Sonepur villages face erosion threat from Mahanadi

Published: 12th August 2013 11:33 AM  |   Last Updated: 12th August 2013 11:33 AM   |  A+A-

Even as recent rain brought cheers among the farming community, those living in villages along river Mahanadi are spending sleepless nights. Every time it rains in the upstream, they are afraid their villages will be devoured by the river.

These 35 villages located in Binka, Ulunda and Birmaharajpur blocks have a population of 50,000 people. They said every year, flood in Mahanadi results in erosion of river banks and it is getting closer to their habitats. Besides, every time the flood water recedes, it leaves farm land sand cast or washes away fertile top soil.

Some of these villages are Kulpada under Binka NAC, Jharapada under Binka block, Keuntipali, Jagannathpali, Nimna, Dasrajpur, Manamal, Tenda, Badila, Khaliapali, Nuagaon, Hikidi, Bijepur, Mundoghat, Nachnipadar and

Apatanuagarh in Ulunda Block, Khambeswaripali, Buroghat, Nuapali, Nuagarh, Kumursingha, Deuli, Keuntipali, Godhaneswar, Kelgaon, Amsarbhata, Tebhapadar and Kunjamahul under Birmaharajpur block.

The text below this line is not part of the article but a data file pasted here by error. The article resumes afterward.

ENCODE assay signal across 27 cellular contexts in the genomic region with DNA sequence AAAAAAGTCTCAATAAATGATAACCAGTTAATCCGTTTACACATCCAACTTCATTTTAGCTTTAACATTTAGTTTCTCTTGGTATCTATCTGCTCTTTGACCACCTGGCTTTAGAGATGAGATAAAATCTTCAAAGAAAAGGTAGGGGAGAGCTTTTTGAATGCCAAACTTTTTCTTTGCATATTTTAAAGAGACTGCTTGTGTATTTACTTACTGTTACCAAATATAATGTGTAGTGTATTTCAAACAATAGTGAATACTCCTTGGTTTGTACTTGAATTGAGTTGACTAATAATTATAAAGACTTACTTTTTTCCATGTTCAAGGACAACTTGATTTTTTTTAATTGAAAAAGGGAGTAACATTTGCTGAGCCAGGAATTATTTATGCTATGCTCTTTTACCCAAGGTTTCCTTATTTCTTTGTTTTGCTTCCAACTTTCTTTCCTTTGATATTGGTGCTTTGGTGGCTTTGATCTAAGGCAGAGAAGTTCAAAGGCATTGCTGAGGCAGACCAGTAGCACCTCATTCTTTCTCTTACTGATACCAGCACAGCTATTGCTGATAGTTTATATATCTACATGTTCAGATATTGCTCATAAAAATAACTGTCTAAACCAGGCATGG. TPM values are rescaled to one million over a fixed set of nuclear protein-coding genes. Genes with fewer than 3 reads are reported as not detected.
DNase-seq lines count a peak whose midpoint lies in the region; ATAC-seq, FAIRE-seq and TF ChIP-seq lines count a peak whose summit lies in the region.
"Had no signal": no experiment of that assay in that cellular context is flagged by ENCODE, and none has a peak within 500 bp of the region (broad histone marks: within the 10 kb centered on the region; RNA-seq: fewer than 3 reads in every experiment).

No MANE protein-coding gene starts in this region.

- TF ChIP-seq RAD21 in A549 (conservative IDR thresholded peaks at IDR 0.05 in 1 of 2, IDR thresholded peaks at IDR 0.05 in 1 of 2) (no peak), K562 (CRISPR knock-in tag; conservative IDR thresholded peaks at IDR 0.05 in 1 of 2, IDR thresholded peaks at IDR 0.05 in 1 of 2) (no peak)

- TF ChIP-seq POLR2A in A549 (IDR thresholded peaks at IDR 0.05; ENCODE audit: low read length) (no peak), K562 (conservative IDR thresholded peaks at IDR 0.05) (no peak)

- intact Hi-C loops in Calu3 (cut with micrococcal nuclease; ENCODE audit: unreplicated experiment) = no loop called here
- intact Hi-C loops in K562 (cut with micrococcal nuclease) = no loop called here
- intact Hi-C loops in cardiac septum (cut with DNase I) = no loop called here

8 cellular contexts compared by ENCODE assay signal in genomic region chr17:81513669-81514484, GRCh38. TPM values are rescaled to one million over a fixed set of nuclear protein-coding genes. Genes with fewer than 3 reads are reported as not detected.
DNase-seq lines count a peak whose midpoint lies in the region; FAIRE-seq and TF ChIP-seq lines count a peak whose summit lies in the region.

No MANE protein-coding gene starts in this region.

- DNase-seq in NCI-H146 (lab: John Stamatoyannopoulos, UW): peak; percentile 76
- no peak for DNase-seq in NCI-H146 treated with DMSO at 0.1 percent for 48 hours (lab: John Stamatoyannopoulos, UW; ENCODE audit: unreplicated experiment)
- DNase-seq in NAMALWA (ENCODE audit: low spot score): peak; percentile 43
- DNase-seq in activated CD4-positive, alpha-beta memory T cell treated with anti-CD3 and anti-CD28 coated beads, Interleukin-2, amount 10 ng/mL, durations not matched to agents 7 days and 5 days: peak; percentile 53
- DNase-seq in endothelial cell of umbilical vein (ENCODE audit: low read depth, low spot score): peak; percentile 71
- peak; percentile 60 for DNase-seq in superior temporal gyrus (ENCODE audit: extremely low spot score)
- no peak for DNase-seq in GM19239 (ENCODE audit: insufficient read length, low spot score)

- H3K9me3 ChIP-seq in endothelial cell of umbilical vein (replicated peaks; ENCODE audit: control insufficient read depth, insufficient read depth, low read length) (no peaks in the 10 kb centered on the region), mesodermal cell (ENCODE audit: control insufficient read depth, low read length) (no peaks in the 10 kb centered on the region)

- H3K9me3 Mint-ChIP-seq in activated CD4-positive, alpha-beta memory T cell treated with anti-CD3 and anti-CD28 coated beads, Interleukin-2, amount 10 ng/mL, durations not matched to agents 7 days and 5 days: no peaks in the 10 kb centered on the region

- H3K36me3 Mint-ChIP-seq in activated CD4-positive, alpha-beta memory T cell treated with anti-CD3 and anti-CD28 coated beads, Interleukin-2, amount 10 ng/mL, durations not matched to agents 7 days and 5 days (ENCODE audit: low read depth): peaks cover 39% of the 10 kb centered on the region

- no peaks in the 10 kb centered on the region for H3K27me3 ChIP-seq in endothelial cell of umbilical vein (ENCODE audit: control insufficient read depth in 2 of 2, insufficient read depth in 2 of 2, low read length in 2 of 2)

Besides these villages, Baidyanath and Chepapali on the outskirts of Sonepur, Bhudar, Brahmani and Karlamuhan in Tarbha block are also threatened by river Tel.

Although the villagers have been demanding construction of a guard wall at strategic locations to prevent soil erosion, administration has been paying no heed.

People of Mundogahat, one of the worst hit panchayats, have even written to the Chief Minister drawing his attention to the problem. They have threatened of mass movement in the area if the State Government fails to meet their demand.

Convenor of Water Initiatives Odisha Ranjan Panda said for such areas, a long stretch of the shore should be studied for analysing vulnerability of the area to shoreline erosion.

Depending on the soil type, a combination of plantation and stone patching should be resorted to. He said any concrete construction should be avoided because concrete embankments tend to force the water to erode a different point of the shoreline. “It is better to adapt to erosion than tapping the river,” he added.

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